If Duke’s mandated volume of offshore wind is 1,600 megawatts or less, as it has proposed, the company could potentially get all it needs with its own project, essentially exhausting most of the state’s demand.

“This is a concern that many have expressed for the North Carolina market,” the NCSEA’s Abele said.

The NCSEA is one of several intervening organizations critical of Duke’s plan to add natural gas capacity as a “bridge” to replace energy generated in coal-fired plants the company is gradually retiring.

Gas emits about half as much carbon dioxide as coal, but still contributes to climate change.

In an October filing with the utilities commission by the Southern Environmental Law Center, the NCSEA and other advocacy groups suggest an independent third-party consultant study the viability of the three already-leased sites off the North Carolina coast supplying energy to the state.

“It’s important to recognize that offshore wind will play an important role in the future of electricity generation in the state, especially given the fact that North Carolina has the highest offshore wind resource potential on the East Coast,” added Abele, referring to an assessment by the U.S. Department of Energy’s National Renewable Energy Laboratory.

Abele also noted that regardless of the ocean wind capacity called for in the initial approved carbon plan, the company’s energy allocations are expected to evolve because the utilities commission is required by law to update the document every two years.

Gathering winds

Gov. Roy Cooper has set a goal of having 2,800 megawatts of energy-generation capacity off the state’s coast by 2030 and 8,000 megawatts by 2040. However, his June 2021 executive order doesn’t directly address where that wind energy should come ashore or who it will serve.

The three existing leases off North Carolina are projected to produce more than 5,000 megawatts, which is nearly three times more than the highest offshore wind target in Duke’s proposed North Carolina carbon plan options. The latest sites identified by BOEM would add still more to the state’s ocean wind capacity.

Any offshore energy coming directly to North Carolina would enter the state through a connection to Duke’s electric grid. But if supply outstrips the demand dictated by the carbon plan ultimately approved by the utilities commission, what would be the point of sending Duke power it doesn’t need?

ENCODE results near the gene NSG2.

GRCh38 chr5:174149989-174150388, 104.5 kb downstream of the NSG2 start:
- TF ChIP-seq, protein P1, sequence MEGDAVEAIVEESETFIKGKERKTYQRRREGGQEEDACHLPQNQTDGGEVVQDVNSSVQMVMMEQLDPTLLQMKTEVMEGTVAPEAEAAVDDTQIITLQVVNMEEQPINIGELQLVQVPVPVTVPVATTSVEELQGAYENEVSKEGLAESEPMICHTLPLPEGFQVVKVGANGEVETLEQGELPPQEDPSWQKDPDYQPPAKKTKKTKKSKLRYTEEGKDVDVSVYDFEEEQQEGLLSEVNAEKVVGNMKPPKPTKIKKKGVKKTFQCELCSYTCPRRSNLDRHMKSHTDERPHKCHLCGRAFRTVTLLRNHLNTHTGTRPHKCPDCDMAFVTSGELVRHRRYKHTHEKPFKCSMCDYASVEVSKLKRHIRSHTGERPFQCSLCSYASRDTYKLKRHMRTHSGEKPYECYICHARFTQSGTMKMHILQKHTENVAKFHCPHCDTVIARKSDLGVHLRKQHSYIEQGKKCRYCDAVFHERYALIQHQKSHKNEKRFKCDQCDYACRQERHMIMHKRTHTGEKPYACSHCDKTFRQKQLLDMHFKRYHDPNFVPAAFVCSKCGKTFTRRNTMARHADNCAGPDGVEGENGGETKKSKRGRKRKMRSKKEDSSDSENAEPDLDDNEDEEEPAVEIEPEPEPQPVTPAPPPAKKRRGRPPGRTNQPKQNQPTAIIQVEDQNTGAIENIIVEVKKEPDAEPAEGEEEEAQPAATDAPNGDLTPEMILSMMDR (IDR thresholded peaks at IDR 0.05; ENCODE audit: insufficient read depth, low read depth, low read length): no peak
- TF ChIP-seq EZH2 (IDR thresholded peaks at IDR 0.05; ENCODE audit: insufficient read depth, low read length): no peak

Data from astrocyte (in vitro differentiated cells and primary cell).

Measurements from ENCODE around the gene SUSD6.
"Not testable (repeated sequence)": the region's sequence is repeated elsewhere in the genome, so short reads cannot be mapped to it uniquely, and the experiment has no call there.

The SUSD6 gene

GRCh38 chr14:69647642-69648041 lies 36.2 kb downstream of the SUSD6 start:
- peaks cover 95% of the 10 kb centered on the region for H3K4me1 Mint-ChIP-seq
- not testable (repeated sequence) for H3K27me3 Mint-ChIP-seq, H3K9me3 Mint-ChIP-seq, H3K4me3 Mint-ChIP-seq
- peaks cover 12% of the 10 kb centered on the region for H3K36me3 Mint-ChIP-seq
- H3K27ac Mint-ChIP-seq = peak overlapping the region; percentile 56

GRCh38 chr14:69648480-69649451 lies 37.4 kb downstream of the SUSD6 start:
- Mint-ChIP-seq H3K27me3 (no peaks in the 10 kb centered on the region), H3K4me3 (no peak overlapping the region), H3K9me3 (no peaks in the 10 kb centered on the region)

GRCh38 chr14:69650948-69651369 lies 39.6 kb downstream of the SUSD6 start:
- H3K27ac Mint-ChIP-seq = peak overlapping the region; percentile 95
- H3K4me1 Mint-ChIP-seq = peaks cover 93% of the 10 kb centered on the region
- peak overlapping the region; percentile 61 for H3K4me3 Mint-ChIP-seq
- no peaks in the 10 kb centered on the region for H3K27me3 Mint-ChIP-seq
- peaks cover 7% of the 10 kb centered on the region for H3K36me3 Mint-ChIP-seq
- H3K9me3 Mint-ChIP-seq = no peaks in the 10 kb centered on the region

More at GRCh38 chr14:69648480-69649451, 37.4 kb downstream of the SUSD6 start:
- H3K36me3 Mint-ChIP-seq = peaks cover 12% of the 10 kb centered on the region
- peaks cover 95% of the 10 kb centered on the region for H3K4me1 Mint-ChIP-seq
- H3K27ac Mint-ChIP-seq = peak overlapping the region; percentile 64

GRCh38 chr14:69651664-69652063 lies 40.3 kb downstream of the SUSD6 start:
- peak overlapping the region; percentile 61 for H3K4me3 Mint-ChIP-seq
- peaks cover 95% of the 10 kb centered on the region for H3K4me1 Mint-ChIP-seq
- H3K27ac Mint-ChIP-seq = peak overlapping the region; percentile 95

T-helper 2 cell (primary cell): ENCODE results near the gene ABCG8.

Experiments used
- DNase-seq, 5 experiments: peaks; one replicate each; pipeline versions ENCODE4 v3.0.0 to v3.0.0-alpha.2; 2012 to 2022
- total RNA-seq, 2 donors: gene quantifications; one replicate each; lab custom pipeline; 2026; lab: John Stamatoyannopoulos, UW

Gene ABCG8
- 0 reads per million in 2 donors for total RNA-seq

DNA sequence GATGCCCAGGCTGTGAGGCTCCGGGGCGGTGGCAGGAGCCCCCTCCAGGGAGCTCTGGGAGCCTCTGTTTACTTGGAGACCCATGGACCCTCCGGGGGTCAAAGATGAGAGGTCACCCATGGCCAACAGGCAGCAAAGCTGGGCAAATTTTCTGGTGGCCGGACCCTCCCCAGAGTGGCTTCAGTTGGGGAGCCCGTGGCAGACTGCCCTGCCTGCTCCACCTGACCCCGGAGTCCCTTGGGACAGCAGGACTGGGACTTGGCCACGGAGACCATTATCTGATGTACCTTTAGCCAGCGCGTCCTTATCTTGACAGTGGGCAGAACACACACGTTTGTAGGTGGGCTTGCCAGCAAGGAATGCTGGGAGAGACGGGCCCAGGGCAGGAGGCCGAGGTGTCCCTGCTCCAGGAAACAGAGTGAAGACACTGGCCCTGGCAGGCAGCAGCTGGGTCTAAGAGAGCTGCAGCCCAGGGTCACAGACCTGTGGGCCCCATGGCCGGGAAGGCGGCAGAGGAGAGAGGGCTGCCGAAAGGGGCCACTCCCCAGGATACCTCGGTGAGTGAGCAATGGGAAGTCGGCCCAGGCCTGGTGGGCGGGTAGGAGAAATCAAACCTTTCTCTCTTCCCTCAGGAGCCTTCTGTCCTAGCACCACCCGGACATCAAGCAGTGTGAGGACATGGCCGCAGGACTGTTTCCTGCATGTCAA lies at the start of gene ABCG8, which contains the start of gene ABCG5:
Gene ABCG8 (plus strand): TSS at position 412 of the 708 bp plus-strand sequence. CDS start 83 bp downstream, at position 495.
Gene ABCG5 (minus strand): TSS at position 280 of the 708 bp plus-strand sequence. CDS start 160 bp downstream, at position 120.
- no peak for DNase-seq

Actually, the companies operating the ocean arrays would not be required to sell that power to Duke, nor would Duke be obligated to buy it.

“Interconnection agreements govern how a project is connected to the grid to safely transmit the electricity it generates,” explained Daniel Vandergriff, an attorney at the Winston-Salem law firm Blanco Tackabery who specializes in energy-related issues and projects.

Where that electricity goes next is up to the company that produced it, added Sam Watson, general counsel to the utilities commission.

“An offshore wind generator, like any other generator, can sell at wholesale to any utility or bid into a wholesale energy market, if accessible,” explained

In this case, that access to other markets would be through Duke’s system, as mandated by Federal Energy Regulatory Commission rules.

Under FERC’s Open Access Transmission Tariff, “a utility is required to ‘wheel’ power from a generator across its system to a neighboring utility,” Watson noted. “An offshore wind generator, unlike a generator located onshore, may have more flexibility as to where its transmission line comes ashore and to which utility it interconnects. But, again, a generator is not limited to selling its output only to the utility to which it interconnects.”

Because Duke’s transmission lines cross into South Carolina, some power coming ashore in North Carolina could possibly serve the company’s more than 800,000 electric customers in the Palmetto State, Vandergriff said.

With other large electric utilities in South Carolina, TotalEnergies may consider bringing its wind power onshore there as a viable option, added Munashe Magarira, an attorney at the Southern Environmental Law Center who has been involved in the utilities commission’s carbon plan proceedings.

“I think the question of interconnection hinges primarily on economics,” he said. “If it were cheaper for power to come into North Carolina, then it will come into North Carolina, subject to regulatory approval.”

Want to weigh in?

BOEM will accept public comment on the proposed new lease sites through Dec. 16. To comment, visit and type “BOEM-2022-0072” in the search box.

The agency will hold virtual meetings with the “fishing community and related industries” Nov. 30 at 12:30 p.m., and with environmental organizations Dec. 1 at 1:30 p.m.

For information, visit